The balanced shell begins to revolve and keeps on spinning
rapidly for a short time. The trick lies in the straw.
The magician, upon receiving the examined straw, substitutes a
similar straw which is identical in appearance. The second
straw, however, has been twisted and dried. Consequently, when
water is applied, the straw swells and untwists, causing the
shell to revolve.
I recently heard
of a traveler, returned from India, who described a most
wonderful trick wherein a fire was kindled upon a boy's head.
The details are as follows: The boy is placed in a
kneeling position, and an earthen cylinder, six inches in
diameter, is set upon his head. The cylinder is open at
both ends. The fakir fills the tube with paper, pieces of
wood and rags, then he pours on a quantity of oil, and sets fire
to the contents. A cloth is tied around the boy's head,
allowing only the earthenware cylinder to appear. More
fuel is added, and a great flame bursts forth.
Left - One of
the Standby of the Indian Fakirs, the Man on the Bed of Spikes,
as It Is Produced Nightly in the Theater
The boy screams for
help, but the magician calmly increases the fire. I
witnessed this mystery while in India, and learned the secret.
There is a small shoulder inside the cylinder. When the
fakir puts in the paper, he drops in a round flat piece of iron
forming a partition which keeps the fire from the boy's head.
The minor tricks of
the Hindu conjurers are charming in their simplicity. The
"Shooting Arrow" is a typical example. The magician has a
wooden image, which holds a bow and arrow. At a word of
command, the image shoots the arrow and hits a target six feet
away. I have seen the arrow hit the mark at a distance of
The left arm of the
image is fixed, and the bow is held in the left hand. The
arrow is placed in the bow, the string being fastened in a notch
on the side of the arrow. The heavy end of the arrow is
pressed into a hole at the right side of the image. The
hole contains adhesive wax, and after the arrow has been pressed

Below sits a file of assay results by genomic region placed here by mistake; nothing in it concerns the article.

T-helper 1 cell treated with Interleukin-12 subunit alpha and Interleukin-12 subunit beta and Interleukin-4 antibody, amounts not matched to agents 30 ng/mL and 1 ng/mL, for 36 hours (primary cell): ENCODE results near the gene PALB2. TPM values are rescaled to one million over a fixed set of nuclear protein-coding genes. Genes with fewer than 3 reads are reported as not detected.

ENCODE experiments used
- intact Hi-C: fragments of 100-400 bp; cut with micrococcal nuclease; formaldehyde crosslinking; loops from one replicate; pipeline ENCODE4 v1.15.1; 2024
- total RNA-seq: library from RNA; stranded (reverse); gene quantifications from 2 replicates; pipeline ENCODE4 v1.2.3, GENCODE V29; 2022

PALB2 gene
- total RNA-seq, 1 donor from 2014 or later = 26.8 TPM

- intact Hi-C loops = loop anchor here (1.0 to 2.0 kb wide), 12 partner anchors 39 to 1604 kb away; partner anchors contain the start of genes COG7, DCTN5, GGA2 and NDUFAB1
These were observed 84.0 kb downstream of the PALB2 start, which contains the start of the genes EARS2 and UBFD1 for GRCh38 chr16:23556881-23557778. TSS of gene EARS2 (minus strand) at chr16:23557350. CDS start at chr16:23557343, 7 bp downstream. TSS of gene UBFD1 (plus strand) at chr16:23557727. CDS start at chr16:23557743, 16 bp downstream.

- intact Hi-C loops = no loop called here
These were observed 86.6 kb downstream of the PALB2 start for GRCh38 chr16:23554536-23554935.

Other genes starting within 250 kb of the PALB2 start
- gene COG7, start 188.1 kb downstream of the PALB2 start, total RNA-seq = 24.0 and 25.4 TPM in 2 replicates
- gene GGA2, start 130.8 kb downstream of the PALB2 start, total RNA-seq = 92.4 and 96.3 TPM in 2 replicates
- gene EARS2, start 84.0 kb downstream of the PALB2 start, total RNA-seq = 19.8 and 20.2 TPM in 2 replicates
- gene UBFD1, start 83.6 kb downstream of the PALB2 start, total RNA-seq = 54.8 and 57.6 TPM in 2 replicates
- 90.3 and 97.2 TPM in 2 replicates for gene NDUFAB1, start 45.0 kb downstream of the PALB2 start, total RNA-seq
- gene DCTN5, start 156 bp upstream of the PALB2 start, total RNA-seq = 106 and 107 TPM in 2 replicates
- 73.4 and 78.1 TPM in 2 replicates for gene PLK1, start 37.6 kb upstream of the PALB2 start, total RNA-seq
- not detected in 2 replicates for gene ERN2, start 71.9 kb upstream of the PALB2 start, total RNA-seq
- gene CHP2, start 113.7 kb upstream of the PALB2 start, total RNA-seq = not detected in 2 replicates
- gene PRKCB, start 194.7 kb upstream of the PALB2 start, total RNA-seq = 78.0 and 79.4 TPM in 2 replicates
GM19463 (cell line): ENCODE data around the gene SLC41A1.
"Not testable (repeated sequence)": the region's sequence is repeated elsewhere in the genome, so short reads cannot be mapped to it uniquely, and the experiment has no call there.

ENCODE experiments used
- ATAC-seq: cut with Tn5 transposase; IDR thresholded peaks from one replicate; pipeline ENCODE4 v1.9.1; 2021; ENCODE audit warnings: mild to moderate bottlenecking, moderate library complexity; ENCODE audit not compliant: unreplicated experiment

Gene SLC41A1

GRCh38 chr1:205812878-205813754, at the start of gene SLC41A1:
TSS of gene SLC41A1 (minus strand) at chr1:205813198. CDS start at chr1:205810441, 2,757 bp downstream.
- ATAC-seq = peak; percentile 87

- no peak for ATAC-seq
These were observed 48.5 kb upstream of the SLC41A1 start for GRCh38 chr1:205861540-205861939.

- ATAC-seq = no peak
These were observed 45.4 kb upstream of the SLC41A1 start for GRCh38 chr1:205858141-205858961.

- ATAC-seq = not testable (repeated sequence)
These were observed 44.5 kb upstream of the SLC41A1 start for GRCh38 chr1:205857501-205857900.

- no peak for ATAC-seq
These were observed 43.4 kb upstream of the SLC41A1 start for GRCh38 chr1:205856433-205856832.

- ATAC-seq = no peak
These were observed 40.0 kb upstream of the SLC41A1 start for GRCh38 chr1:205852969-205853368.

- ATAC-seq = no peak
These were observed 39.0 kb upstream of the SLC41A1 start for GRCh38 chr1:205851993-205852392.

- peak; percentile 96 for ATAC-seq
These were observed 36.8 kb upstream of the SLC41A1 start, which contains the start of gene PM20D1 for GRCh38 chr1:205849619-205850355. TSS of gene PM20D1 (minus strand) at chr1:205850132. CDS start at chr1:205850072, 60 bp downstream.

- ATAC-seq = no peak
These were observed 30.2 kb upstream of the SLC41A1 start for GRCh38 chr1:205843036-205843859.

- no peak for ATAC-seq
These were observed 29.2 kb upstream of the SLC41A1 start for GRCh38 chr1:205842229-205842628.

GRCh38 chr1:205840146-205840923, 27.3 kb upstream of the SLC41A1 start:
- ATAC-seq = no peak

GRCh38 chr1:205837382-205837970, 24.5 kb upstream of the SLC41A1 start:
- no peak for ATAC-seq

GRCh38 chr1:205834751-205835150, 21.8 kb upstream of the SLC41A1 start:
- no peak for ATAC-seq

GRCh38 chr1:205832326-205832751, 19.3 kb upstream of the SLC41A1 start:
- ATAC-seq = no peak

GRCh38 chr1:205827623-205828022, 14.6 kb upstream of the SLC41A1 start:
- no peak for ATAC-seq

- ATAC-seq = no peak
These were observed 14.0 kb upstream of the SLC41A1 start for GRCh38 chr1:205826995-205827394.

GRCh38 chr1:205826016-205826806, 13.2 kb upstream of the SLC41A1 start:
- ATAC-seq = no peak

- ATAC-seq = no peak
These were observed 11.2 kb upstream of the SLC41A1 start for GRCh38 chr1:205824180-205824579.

into it, eight or ten seconds will elapse before the force of
the bow will release the arrow and shoot it to the mark.
The magician watches the action of the arrow as it is gradually
released, and, at the right moment, commands the image to let it
entertainers of India perform many interesting and varied feats.
I witnessed one of these men who plunged boldly into a tub of
boiling water, and remained there for a minute or two.
Then he emerged, uninjured by the hot water. The secret
lay in the fact that the tub was quite deep, and that it
had previously been partly filled with cold water. Then
kettles of boiling water were poured in while the crowd was
gathering. The performer plunged quickly through the upper
layer of hot water and lay in the cool water beneath. He
kicked about and caused the hot water to mix with the
cold. This reduced the temperature so that he could come
out at his leisure.
I had heard many
marvelous stories of the celebrated Indian "Rope Trick,"
supposedly the greatest of all mysteries. Each description
bordered on the miraculous; every story involved a master fakir,
who took a coil of rope, tossed it into the air and caused it to
remain there, suspended. In some accounts, the end of the
rope was said to have gone out of sight. Then a boy was
supposed to have climbed the rope and disappeared, followed by
the fakir, who also vanished.
In the only trick of
the kind I saw, the fakir took a coil of rope tossed it in the
air, where it remained rigid like a pole, some six feet in
length. He balanced the rope for a moment then dropped it,
and it immediately coiled itself when it struck the ground.
The rope, I soon
learned, contained a pliable wire, which made it temporarily
rigid. As soon as the rope struck the ground, the impact
caused it to coil, and it appeared to be an ordinary piece of
rope. I offered a reward of 5,000 rupees to the fakir who
could perform the trick of the boy's disappearance, but the
reward was never claimed.
have been given of how the trick could be performed, but they
are generally unsatisfactory and impracticable. It has
been suggested that the effect was created by hypnotic powers of
the yogi. That might be possible if only one witness were
present, but in cases where several persons are said to have
winessed the trick, the theory cannot readily be accepted.
Sutdents of hypnotism have declared the "group hypnotism" is an
Just After the
Seed Has "Sprouted," One of the Steps in the Mango-Tree Trick:
the Picture Shows
the Multitude of
Draperies Used to Hide the Various-Sized Plants until Needed.
Article - by Howard
Thurston - Popular
Mechanics - April 1927